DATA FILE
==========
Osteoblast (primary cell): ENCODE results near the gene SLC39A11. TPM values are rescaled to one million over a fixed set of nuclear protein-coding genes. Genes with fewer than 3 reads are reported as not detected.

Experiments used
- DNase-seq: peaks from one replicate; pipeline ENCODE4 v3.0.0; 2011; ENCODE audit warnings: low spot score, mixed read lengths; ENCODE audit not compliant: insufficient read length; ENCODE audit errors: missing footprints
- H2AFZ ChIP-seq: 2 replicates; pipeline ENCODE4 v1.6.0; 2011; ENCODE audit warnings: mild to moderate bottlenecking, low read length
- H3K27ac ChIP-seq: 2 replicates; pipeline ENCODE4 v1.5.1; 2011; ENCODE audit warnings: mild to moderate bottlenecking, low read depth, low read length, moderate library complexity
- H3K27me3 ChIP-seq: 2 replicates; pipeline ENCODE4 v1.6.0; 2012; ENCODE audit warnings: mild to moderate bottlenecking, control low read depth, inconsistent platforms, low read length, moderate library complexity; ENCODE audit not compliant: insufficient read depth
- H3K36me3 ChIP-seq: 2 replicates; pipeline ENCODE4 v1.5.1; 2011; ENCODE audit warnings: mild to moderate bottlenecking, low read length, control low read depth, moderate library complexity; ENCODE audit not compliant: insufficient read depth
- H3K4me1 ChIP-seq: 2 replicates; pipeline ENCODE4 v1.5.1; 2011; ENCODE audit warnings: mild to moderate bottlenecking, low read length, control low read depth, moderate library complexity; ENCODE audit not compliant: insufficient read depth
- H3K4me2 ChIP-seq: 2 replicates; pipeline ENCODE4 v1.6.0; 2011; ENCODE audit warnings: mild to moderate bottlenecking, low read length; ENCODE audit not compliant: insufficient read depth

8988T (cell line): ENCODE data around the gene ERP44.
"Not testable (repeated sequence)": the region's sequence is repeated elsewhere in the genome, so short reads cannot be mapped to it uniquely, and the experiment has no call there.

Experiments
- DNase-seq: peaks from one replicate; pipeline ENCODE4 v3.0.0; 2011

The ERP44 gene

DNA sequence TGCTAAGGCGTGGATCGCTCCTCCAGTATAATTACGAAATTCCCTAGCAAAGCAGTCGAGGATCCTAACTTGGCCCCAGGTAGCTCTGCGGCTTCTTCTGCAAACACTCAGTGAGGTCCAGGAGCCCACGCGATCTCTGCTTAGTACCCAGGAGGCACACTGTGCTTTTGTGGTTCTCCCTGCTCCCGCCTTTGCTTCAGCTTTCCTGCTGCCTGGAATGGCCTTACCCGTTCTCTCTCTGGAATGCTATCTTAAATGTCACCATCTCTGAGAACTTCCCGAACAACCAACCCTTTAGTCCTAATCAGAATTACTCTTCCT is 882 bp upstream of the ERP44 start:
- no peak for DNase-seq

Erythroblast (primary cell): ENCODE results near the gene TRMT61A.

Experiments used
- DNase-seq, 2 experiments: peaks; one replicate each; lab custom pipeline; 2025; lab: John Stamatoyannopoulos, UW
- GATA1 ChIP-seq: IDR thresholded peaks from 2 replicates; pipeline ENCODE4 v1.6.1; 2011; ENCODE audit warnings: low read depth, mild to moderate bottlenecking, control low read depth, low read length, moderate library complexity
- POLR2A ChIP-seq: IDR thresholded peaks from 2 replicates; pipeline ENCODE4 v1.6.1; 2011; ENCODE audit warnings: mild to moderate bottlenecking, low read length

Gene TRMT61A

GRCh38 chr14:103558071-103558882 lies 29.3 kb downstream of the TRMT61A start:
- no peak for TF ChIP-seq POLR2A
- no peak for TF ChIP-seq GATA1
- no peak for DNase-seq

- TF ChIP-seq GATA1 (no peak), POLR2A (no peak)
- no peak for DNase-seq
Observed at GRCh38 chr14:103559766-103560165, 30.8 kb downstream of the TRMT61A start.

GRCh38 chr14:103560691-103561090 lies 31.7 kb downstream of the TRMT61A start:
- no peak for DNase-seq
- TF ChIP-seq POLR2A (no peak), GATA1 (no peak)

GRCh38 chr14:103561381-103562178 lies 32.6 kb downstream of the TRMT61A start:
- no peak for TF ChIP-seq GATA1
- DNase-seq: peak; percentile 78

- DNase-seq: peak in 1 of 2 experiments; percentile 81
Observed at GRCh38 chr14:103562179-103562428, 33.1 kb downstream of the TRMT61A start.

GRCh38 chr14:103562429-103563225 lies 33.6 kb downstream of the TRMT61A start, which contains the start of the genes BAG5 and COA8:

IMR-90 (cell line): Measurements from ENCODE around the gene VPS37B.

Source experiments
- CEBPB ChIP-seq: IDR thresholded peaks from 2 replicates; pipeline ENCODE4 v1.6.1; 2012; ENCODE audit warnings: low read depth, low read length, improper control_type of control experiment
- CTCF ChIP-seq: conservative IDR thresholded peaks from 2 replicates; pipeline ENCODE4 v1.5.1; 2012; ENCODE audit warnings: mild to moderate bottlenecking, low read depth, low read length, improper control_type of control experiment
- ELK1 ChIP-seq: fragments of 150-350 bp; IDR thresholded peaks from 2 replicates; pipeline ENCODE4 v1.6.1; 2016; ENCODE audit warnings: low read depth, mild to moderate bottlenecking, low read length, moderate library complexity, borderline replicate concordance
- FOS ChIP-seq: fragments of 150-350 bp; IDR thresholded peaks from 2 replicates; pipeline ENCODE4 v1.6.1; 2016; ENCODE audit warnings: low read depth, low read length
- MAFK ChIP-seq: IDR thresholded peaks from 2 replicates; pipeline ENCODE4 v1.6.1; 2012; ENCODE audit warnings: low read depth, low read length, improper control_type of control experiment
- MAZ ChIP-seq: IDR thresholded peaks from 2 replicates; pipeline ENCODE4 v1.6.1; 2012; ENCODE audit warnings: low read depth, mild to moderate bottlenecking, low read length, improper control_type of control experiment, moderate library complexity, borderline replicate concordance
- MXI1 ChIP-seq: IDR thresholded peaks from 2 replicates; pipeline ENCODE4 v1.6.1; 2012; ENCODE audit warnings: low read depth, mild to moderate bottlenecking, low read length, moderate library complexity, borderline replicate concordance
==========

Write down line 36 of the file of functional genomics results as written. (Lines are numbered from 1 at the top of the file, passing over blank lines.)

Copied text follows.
- DNase-seq: peak in 1 of 2 experiments; percentile 81